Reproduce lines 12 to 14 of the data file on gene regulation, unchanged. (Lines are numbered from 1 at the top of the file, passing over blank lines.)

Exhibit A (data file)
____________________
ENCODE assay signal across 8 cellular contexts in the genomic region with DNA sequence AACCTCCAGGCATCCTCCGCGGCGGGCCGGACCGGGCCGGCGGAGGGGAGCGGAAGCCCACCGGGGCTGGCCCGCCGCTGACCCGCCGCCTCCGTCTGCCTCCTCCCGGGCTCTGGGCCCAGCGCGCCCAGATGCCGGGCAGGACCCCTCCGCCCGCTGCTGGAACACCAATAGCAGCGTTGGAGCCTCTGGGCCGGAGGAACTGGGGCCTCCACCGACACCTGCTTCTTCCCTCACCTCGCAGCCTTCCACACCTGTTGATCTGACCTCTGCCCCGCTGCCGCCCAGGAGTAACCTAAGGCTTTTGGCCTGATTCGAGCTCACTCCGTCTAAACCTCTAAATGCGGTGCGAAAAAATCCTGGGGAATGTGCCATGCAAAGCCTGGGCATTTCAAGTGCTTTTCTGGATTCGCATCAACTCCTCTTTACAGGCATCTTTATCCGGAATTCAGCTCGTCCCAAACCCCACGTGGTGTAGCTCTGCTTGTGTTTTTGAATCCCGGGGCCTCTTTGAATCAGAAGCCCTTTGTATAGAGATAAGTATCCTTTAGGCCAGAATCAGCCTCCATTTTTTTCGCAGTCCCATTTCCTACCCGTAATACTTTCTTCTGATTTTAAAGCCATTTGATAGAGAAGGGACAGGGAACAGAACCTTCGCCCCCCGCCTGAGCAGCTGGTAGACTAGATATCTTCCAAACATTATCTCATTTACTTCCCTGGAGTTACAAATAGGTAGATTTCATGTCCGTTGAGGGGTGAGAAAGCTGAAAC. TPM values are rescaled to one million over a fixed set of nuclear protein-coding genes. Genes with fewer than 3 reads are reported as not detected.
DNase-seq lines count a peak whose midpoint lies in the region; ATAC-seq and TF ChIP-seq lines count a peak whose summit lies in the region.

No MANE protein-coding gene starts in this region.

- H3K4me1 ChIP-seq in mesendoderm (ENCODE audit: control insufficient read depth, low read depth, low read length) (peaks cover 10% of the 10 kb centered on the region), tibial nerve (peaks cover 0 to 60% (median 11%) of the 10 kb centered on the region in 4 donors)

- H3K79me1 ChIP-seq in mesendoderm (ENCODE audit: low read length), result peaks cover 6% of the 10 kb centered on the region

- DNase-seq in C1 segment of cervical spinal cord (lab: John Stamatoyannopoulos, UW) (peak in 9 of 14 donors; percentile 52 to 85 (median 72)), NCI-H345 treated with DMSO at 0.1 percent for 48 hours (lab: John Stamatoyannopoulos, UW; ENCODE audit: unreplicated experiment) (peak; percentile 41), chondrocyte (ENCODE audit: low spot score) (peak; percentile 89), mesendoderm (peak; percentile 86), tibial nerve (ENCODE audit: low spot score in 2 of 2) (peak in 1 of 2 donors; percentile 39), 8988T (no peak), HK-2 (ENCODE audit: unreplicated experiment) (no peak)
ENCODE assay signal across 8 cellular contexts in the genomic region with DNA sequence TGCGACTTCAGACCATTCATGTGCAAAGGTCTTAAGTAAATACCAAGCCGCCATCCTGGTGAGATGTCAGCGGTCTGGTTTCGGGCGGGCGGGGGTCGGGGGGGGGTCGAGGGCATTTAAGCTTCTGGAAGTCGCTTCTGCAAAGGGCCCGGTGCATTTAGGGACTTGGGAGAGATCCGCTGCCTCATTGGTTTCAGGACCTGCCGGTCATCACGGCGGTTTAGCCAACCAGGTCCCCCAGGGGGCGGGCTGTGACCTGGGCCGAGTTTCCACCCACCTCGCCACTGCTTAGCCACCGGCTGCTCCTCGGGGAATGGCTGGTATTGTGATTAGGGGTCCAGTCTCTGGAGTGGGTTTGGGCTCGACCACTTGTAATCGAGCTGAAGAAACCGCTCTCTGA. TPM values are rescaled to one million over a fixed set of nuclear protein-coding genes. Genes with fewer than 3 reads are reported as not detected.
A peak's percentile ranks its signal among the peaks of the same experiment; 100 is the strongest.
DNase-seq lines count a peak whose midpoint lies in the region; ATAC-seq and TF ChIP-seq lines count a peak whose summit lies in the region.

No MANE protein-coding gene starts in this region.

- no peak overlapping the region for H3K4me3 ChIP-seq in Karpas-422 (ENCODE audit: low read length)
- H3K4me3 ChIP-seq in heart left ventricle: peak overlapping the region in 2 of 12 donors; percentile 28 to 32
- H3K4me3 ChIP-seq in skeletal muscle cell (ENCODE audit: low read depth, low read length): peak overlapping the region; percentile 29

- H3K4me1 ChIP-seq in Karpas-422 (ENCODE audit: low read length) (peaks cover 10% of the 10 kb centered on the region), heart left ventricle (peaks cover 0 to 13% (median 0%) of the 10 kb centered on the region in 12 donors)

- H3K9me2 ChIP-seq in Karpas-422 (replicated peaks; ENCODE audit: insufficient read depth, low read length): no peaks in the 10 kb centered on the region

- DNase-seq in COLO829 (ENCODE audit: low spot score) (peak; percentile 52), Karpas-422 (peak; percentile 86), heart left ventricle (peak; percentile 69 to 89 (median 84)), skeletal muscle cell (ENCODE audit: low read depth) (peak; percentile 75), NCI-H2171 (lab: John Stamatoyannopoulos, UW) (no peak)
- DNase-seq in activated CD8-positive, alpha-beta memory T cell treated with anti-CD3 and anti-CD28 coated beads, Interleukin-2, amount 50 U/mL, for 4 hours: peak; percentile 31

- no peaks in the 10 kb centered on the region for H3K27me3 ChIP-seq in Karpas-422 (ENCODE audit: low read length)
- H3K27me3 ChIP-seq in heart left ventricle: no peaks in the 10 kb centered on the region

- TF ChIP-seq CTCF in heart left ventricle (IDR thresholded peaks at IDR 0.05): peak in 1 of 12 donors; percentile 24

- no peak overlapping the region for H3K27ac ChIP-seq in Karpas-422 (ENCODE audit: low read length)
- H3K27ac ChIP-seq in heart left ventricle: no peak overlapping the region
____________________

- H3K4me3 ChIP-seq in heart left ventricle: peak overlapping the region in 2 of 12 donors; percentile 28 to 32
- H3K4me3 ChIP-seq in skeletal muscle cell (ENCODE audit: low read depth, low read length): peak overlapping the region; percentile 29

- H3K4me1 ChIP-seq in Karpas-422 (ENCODE audit: low read length) (peaks cover 10% of the 10 kb centered on the region), heart left ventricle (peaks cover 0 to 13% (median 0%) of the 10 kb centered on the region in 12 donors)